TAMPA — Carnegia Holmes left her Tampa home on April 2, 1998, and never returned.
That foggy morning, the 27-year-old mother of four took her fiance to work in Plant City. She was supposed to head back home to get her kids ready for school.
The next day, a passing truck driver discovered a mangled gray Oldsmobile in the woods off Interstate 75 near Fowler Avenue.
It was Holmes' car. Her body was inside. She had died in the crash, apparently the victim of a hit and run.
Her death is among thousands of hit and runs that have been investigated by the Florida Highway Patrol.
Noting a recent uptick in hit and runs, the FHP announced a statewide campaign Monday in hopes of decreasing those numbers.
In 2012, nearly 70,000 hit-and-run crashes were reported in the state, about a 7 percent increase over the previous year, said FHP spokesman Sgt. Steve Gaskins. Of that number, more than 12,500 resulted in injuries and 160 in fatalities.
Hillsborough ranked fifth among Florida counties with the largest numbers of reported hit and runs — 3,730 — in 2012. Pinellas County logged 3,175, Pasco had 1,199 and Hernando had 361, the FHP said.
"We're trying to get those numbers to drop," Gaskins said.
During the campaign, which runs through Friday, the FHP will hold news conferences to inform the public about the need to stop after a crash. The agency also will feature unsolved hit-and-run cases on its website and use social media to spread the word.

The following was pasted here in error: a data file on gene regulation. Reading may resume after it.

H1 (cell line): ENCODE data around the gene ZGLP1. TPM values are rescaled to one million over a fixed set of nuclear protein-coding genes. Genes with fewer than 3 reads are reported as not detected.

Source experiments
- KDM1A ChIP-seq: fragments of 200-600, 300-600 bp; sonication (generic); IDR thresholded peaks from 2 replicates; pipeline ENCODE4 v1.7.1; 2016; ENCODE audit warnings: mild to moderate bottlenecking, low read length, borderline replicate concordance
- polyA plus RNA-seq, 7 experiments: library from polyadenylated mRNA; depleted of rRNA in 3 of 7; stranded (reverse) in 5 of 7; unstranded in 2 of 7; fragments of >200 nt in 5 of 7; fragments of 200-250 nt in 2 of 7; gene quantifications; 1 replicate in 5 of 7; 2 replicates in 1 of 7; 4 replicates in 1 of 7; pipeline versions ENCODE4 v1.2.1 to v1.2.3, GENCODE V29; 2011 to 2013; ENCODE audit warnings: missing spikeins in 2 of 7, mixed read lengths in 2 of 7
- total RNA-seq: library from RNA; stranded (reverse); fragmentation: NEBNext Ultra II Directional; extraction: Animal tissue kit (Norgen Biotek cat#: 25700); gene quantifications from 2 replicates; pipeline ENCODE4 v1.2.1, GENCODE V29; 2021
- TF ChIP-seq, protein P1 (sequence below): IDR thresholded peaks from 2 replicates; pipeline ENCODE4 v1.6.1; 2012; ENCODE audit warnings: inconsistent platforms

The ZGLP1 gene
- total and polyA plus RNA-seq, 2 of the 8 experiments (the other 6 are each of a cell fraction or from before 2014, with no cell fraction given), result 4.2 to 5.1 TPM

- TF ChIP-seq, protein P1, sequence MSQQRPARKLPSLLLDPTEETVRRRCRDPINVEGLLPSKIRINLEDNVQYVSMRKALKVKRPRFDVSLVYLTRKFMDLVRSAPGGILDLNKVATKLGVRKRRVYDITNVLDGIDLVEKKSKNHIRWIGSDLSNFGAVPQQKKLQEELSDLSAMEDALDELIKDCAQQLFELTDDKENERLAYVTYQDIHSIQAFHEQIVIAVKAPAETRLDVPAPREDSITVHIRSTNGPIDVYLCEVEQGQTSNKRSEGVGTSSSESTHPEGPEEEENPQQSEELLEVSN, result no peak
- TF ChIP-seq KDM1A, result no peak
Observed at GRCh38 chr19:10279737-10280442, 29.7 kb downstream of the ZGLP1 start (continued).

"The whole concept of this process is to make sure people understand there are consequences to their actions," Gaskins said. "Hit-and-run crashes are completely preventable."
Leaving the scene of a crash involving death or injury is a first-degree felony, punishable by a maximum sentence of 30 years in prison and a $10,000 fine.
Many victims and their families never find closure. Holmes' case remains unsolved.
Tire marks left on her car came from a semitrailer or a large dump truck, an investigation report shows. Troopers believe the truck slammed into the Oldsmobile as the driver switched lanes. But with no witnesses or any other evidence, the hit-and-run driver was never arrested.
Holmes' son, Anton Green Jr., remembers the morning his mother didn't come home.
Following her death, Green and his three brothers and sisters were forced to separate.
"We kind of went from home to home growing up without a mother," he said. "It was terrible. I hated it."
Green, now 23, was just a boy at the time of the crash.
His mother missed his biggest milestones. His high school graduation. His first girlfriend. The day Green purchased his own car.
"Every moment of my life," Green said, "she's not around to see what I've accomplished."
Laura C. Morel can be reached at email@example.com or (813)226-3386.